The 2010 NASA Authorization Act, which Obama signed into law last October, directs the agency to leverage existing space shuttle and Constellation investments in building a new heavy-lift rocket and multipurpose crew vehicle for deep-space missions. Specifically, it calls for a vehicle initially capable of lifting 70-100 metric tons to orbit by the end of 2016, and which could be evolved to loft at least 130 metric tons for missions to Mars.
Although the act gave NASA 90 days to settle on a design for the new architecture and report back to Congress with plans for building it, the agency instead delivered a preliminary report to Capitol Hill in January, promising more details in the spring.
Rocket report due
NASA Administrator Charles Bolden said the agency is on track to deliver a final report to lawmakers “in the spring or summer” of this year. But in a keynote address at the conference here March 30, he said NASA is unlikely to need a vehicle capable of lifting 130 metric tons before the late-2020s.
“When we do our first flight some time toward the end of this decade, when we go to an asteroid in 2025 as the president has asked us to do, it will be on a vehicle that is not as capable as the one that will be required when we go to Mars because we don’t want to seal ourselves, lock ourselves in to a technology today that will be antiquated when we need it,” Bolden said. “So that’s the reason I use the term evolvable, developed in incremental steps. And when we get there it will be something that is as close to the state of the art as we can possibly be at that time.”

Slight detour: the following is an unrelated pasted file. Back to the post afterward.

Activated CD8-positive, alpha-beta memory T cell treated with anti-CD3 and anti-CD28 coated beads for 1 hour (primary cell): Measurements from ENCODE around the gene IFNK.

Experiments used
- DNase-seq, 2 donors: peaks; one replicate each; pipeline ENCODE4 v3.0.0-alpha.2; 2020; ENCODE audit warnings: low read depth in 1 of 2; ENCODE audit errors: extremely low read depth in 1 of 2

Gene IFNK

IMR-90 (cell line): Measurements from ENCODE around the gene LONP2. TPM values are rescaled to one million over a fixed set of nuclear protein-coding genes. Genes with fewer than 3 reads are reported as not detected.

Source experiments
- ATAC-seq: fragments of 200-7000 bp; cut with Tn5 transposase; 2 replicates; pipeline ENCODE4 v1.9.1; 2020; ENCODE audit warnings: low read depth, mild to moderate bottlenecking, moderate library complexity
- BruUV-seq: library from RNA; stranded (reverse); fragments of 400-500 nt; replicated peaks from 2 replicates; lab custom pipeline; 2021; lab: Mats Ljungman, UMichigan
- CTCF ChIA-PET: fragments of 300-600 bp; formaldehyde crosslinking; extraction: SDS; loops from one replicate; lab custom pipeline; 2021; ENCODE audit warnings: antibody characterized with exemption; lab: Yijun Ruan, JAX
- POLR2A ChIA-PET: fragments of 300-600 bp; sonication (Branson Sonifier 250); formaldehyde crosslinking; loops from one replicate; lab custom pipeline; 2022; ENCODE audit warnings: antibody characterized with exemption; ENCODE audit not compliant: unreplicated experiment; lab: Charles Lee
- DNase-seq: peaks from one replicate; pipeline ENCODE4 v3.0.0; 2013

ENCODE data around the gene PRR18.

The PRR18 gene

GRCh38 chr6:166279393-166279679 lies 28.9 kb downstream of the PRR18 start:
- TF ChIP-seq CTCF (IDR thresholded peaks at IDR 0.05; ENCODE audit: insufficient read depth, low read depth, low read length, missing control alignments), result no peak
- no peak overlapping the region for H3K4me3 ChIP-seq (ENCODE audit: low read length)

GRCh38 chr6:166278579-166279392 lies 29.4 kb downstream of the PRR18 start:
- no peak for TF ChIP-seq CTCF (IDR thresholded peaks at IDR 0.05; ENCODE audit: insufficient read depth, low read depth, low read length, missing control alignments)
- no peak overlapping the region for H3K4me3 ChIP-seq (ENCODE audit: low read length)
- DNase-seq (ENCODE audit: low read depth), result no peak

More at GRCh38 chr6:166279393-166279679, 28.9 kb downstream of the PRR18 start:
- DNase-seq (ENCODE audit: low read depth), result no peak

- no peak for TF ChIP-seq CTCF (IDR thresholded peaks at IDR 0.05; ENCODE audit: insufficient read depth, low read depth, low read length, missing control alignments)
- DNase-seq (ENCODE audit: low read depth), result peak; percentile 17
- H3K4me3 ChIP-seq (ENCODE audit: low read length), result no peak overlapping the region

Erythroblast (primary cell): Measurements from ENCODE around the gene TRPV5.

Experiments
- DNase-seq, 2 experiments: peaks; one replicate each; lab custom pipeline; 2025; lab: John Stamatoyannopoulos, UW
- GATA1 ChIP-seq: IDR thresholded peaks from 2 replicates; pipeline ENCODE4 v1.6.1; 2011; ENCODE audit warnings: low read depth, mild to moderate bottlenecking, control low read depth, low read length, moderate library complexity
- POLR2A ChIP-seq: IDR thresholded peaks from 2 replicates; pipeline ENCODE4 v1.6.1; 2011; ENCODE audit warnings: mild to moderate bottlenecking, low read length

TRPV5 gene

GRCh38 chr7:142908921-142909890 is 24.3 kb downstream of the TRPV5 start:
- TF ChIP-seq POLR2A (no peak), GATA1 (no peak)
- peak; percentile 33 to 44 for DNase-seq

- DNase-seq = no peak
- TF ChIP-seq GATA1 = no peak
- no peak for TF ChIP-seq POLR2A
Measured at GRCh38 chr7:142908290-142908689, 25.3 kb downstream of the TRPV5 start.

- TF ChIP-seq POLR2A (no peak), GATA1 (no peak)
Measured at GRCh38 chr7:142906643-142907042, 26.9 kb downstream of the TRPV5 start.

The NASA Authorization Act recommended a $2.6 billion budget for the heavy-lift vehicle next year; Obama’s 2012 budget request proposes just $1.8 billion for the effort. If Congress approves the request, NASA plans to spend that money finalizing the vehicle’s design requirements next year, though Bolden said he does not expect the agency to be ready to start work on the rocket for some time.
“We are not ready to start building in 2012,” he told Space News in an interview following his remarks, adding that NASA plans to spend the money “to begin robust planning of a specific system, not to do studies and the like.”
Todd May, an associate director at NASA’s Marshall Space Flight Center in Huntsville, Ala., and the lead planner for SLS, said some of the $1.8 billion could be used to jump-start work on the new rocket if NASA opts for an architecture that leverages space shuttle or Constellation technologies, including work done to date on the Ares family of rockets.